Have you met your clitoris?
By Aarefa Johari
If you are a woman familiar with your sexual anatomy, you would know it as the button-like growth of skin protruding above your urethra. If you enjoy playing with it for sexual arousal, you would know it as the organ that tingles with pleasure every time it’s stimulated.
If you are a Dawoodi Bohra woman, though, chances are your clitoris is more like a flattened stump of flesh. You might even be among those Bohras who know the organ as ‘haraam ni boti’ – a sinful lump of flesh that needed to be taken out to keep you pure.
I have no clear memory of when or how I first learnt about the existence of the clitoris, but it was probably around the time I realised that I did not have a ‘normal’ one. Like most other Bohra girls, I was subjected to the blade at the age of seven so that a part of my clitoris could be sliced off in a practice we call khatna. Female circumcision.
What was the purpose behind the ritual? All my mother knew, when she took me to the cutter, was that it was a religious obligation, done to girls just as it is done to boys. She had faith, so there must have been some good reason behind it. That good reason, a fellow Bohra later told her, was hygiene and health: female circumcision supposedly helps prevent diseases like uterine cancer (or, as doctors would call it, hogwash).
What part of my clitoris did I lose with that painful cut? How much, exactly? “I made sure only a very thin layer of skin was cut,” my mother told me when I was in my teens and started asking these questions.
How was I to react to this reassurance? By the time I was in college, I had read up enough about female genital cutting and female anatomy to know that the clitoris – that wonderful, fleshy button – exists solely for the purpose of sexual pleasure. Unlike the vagina, it has nothing to do with menstruation, conception or childbirth, but it has almost everything to do with the female orgasm. So should I have been relieved that I only lost a very thin layer of my clitoris, no serious damage done? Should I have been thankful, as many Bohras like to point out, that we don’t circumcise the ‘Africa’ way? Or should I have been furious that my most intimate parts were meddled with in the first place, completely without my consent?
Rage was my spontaneous reaction all those years ago, and it continues to fuel my decision to fight the practice of khatna among Bohras. This has also meant that the clitoris has occupied my thoughts for a good part of the past four or five years. For a long time, these were thoughts of frustration and uncertainty. What did an incomplete clitoris mean for me? Is it the reason I rarely feel the need to masturbate? Would it mean a lifetime of less pleasurable sex, compared to women with full, normal clitorises? How much less and how would I ever know? That was the most maddening realisation of all: without a frame of reference, I never really could know. Many Bohra women around me seemed quite content with their sex lives, but how would anyone who was cut as a child know what degree of adult pleasure they were missing out on, or if they were missing out at all?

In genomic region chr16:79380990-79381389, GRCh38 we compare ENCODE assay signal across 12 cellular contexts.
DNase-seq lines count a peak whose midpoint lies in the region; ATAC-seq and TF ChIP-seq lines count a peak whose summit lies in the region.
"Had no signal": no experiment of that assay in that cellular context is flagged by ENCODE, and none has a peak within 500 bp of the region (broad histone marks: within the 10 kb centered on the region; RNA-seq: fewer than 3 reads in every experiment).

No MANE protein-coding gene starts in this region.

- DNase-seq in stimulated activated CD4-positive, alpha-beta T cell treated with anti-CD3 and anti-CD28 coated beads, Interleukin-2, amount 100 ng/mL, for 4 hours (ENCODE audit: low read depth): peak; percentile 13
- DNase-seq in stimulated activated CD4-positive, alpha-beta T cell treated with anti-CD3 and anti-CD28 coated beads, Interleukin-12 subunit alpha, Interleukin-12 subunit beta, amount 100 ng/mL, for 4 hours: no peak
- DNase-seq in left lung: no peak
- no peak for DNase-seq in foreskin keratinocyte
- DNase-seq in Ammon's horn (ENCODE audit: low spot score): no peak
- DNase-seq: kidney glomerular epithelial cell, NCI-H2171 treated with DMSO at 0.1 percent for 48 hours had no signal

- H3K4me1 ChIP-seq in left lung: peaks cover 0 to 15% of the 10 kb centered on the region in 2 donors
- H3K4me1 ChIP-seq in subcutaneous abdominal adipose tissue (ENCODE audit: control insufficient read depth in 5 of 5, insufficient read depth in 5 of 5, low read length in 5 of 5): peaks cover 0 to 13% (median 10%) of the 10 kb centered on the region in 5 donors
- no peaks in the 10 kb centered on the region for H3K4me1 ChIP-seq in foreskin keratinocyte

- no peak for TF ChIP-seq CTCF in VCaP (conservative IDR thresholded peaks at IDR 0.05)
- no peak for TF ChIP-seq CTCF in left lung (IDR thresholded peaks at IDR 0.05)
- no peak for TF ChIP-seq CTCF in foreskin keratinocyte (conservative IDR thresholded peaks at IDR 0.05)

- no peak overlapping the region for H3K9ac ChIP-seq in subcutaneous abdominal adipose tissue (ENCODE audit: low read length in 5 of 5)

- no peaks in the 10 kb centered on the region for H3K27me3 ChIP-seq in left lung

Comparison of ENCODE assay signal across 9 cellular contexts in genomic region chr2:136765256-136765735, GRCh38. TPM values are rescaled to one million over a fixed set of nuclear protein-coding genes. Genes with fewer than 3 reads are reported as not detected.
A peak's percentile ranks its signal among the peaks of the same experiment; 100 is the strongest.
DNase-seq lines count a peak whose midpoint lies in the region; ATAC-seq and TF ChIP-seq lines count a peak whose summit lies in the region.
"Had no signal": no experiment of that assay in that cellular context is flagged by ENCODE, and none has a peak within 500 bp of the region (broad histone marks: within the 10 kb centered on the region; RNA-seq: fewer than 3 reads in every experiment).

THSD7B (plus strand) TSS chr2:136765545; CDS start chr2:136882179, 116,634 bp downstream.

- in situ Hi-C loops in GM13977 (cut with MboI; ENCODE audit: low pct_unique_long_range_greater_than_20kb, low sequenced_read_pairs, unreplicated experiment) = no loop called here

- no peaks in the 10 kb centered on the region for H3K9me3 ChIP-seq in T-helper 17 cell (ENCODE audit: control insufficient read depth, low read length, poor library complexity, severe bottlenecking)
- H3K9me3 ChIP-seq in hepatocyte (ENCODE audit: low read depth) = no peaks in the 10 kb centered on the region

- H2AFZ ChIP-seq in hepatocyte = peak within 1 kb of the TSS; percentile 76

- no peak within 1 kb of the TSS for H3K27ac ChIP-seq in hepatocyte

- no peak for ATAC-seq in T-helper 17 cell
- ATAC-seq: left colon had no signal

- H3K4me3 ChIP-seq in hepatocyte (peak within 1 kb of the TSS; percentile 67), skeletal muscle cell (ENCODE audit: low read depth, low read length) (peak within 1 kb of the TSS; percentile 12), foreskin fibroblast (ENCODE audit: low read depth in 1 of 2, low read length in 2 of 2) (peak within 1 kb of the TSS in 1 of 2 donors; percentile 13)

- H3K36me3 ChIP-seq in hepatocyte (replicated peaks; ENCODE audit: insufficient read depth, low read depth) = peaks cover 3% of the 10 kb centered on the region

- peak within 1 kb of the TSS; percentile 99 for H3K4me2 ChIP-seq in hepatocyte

It wasn’t until two or three years ago that I understood, more specifically, what part of my clitoris had faced the blade. It was the clitoral hood, the foreskin or prepuce that covers the clitoral glans in the same way that the male foreskin covers the penis. The clitoris and penis are essentially equivalents of each other, born from the same genital tissue of a foetus as it develops into either a girl or a boy. I still don’t know whether I lost a part or my entire hood during my circumcision, because the prepuce, much like the clitoral glans, has no uniform size. For some women, the folds of the hood almost completely hide the button-like glans; for others, the hood is barely there.
But that variation doesn’t seem to matter to the Bohras who believe all seven-year-old girls must be cut. When I started questioning Bohra women about the purpose behind khatna, the most common reasons I came across were either “it is in the religion” or “it moderates the female sexual urge”. But in the past couple of years, I have come across some who claim the opposite – that khatna involves exposing the clitoris by slicing off the tip of the clitoral hood, so the ritual actually serves to enhance sexual pleasure. The same thing, they say, is now an acceptable surgical procedure in the West, called “clitoral unhooding”. So why make a fuss about losing a bit of the hood?
Well, one reason is glaringly obvious, but conveniently glossed over by Bohra champions of the “unhooding” argument: surgical clitoral unhooding is something that adult, sexually experienced women may choose to get done if they happen to have either too much prepuce tissue, or a very small clitoral glans – and if these problems happen to make it difficult for them to achieve orgasms. The key points here are informed consent, adulthood and the presence of specific conditions that deviate from the average features of the clitoris. Otherwise, the hood exists for a very good purpose – protecting the sensitive glans from injury or over-stimulation.
I didn’t even know any of this until some Bohra women asked me to read up about clitoral unhooding, and far from making me feel good about my circumcision (as they had hoped), what I read plagued me with more questions. Is my clitoris less protected than normal? Does unhooding imply more pleasure during sex, or more vulnerability to pain? Or both? And what about the many Bohra women who have lost more than the just tip of the hood at the hands of medically untrained cutters? What if I was one of them? What if I was born with very little prepuce tissue and the cut ended up taking away a part of my glans too?
Looking for answers to these questions has been harder than I thought, and not just because there is a serious dearth of research on the relation between female circumcision and sexual experience. The real problem is that the clitoris has been given almost no voice in our cultural – or even personal – conversations about sex. For an organ that is as much a ‘gateway’ to sexual heaven as the vagina, it has been severely neglected and marginalised, almost uncharted on the biological map. Circumcised or not, few women seem to pay attention to their clitoris, and this is not just a problem unique to the Indian culture I grew up in.